We single out the main factors that determine the level of prices for the company’s products in a market economy.
Factor 1. Demand for the product
The market is the oldest reality of humankind, which not only does not become obsolete over time but also allows the best way to combine individual and public interests in the conditions of any social system.
Most clearly in the market are two groups of interests – sellers and buyers that determine supply and demand. Demand is the solvent desire of consumers to purchase a product at a certain price. The following factors determine the demand for a product:
Dx \u003d (T x, PHP x, P y, P, W, F)
Where D x is the demand for goods; T x – is the buyer’s need for this product; Y is the consumer’s income; P x – the price of this product; P – the price of a substitute product; P is the price of the complementary product; W is the level of well-being, i.e., purchasing power of the consumer; F is the opinion of the consumer regarding the prospects for his well-being.
Factor 2. Production costs
Demand usually determines the maximum price a firm can charge for its product. The minimum fee is determined by the firm’s average variable cost per output unit. There are two types of costs for a firm: fixed and variable. Fixed prices do not vary when output rises or falls. As a result, the company must pay monthly rent, heat, interest, and personnel compensation, among other things. Regardless of the degree of output, fixed expenses are always present.
Variable costs vary with the level of production. They are called variables because their total amount varies depending on the number of units of goods produced. Per unit of output, variable costs can remain unchanged.
Factor 3. Competitor prices
You can achieve it in several ways. Although the maximum price may be determined by demand and the minimum by the production cost structure, a firm’s setting of an average price range is influenced by competitors’ prices and their market reactions. The firm may instruct its representatives to make comparative purchases to compare the prices and quality of goods with each other.
If the product is inferior in quality, the firm cannot ask for the same price as a competitor. Request more than a competitor, and the company can when its product is higher in quality.
Factor 4. Types of competition in the market
The price policy of the seller depends on the type of market. Economists distinguish four types of markets, each of which poses its problems in pricing.
Pure competition. The pure competition market consists of many sellers and buyers of similar products, such as wheat, copper, and securities. No individual buyer or seller has much influence on the current market price level of a commodity.
This type of competition is not typical for airlines due to the limited number of manufacturers and the heterogeneity of products.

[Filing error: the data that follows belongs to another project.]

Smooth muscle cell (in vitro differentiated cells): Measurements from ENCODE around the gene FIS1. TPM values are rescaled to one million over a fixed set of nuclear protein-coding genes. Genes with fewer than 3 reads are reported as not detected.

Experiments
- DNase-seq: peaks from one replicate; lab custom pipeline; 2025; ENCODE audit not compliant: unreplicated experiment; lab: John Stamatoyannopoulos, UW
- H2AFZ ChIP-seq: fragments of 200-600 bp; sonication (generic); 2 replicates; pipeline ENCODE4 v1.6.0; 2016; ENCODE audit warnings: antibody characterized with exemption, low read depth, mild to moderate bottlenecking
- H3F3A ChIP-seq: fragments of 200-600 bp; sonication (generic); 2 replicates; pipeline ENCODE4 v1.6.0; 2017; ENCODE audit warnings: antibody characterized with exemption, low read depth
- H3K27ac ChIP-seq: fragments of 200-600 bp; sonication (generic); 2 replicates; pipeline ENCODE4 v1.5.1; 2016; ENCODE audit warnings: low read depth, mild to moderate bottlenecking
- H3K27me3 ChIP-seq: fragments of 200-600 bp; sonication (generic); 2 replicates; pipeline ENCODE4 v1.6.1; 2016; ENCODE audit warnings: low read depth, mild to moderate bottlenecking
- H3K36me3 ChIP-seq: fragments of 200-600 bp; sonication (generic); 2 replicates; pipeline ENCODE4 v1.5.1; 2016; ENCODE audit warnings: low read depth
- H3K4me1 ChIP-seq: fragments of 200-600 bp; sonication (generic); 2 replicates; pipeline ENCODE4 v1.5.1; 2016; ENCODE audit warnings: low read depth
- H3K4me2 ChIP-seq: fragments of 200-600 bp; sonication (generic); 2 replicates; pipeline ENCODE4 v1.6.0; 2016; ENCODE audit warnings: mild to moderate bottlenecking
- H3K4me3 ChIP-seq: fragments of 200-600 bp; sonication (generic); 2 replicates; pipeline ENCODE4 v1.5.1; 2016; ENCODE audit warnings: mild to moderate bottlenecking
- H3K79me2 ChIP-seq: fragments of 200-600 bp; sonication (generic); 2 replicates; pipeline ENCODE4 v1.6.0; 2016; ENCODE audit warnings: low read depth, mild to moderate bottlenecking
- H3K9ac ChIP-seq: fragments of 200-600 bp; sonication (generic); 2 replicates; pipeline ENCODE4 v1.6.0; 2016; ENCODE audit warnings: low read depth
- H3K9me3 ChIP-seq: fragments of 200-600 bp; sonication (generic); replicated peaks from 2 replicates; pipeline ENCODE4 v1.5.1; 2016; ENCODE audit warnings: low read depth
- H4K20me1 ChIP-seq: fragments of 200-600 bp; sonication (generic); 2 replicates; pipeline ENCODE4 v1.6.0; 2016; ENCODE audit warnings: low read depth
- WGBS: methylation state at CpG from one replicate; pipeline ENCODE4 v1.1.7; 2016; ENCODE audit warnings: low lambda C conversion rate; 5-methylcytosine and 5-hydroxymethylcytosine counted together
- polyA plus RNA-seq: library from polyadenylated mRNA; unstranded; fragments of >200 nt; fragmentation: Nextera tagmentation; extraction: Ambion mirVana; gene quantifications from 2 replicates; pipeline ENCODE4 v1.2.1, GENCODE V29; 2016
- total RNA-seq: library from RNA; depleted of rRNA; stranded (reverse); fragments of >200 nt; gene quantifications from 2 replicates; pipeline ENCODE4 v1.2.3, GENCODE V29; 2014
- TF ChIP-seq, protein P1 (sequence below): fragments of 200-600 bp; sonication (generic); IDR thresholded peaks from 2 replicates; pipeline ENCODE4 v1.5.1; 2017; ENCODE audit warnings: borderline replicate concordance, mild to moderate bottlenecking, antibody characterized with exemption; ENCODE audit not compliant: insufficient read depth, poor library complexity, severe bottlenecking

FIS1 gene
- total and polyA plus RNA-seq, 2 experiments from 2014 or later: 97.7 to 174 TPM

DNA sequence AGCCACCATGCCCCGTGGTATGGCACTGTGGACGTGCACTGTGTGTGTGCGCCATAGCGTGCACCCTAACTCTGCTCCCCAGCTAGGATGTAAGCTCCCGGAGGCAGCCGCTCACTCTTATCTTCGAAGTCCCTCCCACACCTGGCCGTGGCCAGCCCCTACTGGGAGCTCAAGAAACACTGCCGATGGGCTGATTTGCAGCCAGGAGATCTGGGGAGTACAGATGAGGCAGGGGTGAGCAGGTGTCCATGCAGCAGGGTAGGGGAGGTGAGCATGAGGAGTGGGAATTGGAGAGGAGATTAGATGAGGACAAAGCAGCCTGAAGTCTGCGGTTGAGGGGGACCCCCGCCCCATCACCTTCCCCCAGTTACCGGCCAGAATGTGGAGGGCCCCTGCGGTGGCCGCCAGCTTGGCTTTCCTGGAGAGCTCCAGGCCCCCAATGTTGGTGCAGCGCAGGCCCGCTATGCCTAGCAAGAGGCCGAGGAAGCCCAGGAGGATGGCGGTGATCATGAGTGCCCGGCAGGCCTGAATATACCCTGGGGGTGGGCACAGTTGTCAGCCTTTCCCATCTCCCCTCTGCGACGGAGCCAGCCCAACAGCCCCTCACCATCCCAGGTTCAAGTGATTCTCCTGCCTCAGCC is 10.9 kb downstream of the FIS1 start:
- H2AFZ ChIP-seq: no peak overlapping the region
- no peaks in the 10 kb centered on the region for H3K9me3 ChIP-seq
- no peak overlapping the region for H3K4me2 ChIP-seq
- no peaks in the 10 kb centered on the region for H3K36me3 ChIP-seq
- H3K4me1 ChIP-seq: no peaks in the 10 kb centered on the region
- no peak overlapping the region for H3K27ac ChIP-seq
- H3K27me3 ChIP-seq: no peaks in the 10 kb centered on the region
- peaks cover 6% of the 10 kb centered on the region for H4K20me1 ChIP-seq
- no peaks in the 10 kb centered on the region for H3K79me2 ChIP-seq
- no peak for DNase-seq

Monopolistic competition. The monopolistic competition market consists of many buyers and sellers who transact not at a single market price but over a wide range of prices.
Factor 5. Price validity period
The price validity period depends on the pricing strategy. Still, in any case, the price cannot remain constant for a long time since there are many competitors on the market and changes in the external environment occur, which, of course, leads to a price decrease or increase on the goods and consequently, to reduce the period of action of the price.
Factor 6. Product Marketing Costs
Marketing is a human activity that satisfies needs and requirements through an exchange. Anyone who wants to sell needs to find buyers, identify their needs, design appropriate products, market them, transport them, negotiate prices, etc. The exchange process requires work.
Factor 7. The novelty of the product
A firm’s strategic approach to pricing depends partly on the stages of a product’s life cycle. According to the nature of the appearance on the market in terms of novelty and modernity of the embedded consumer properties, goods can be classified as follows.
- Pioneer goods are designed to satisfy non-traditional consumer demand, new needs that have arisen or deliberately modeled by the producer or the state in the consumer community.
- Market novelty products arise because of further research to improve pioneer products because of systematic discoveries and continuous invention, rationalization, and current technology improvement.
- New goods mean such a modification of an existing product (product, product, service) of market novelty or its technical modernization, which the consumer considers significant
Thus, the main factors determining the price level are:
- Price elasticity of demand.
- Level and structure of production costs.
- Pricing policy of competitors.
- Type of competition.
- Costs associated with services and transportation of goods.
- Purpose and plan for setting the market price.
- Availability of funds for competitive struggle.
- Additional costs not included in the price to attract a buyer.
- Deciding on how much to raise the cost of goods.
- Changes in the environment that may affect the entity’s ability to determine pricing policy without the intervention of a third party.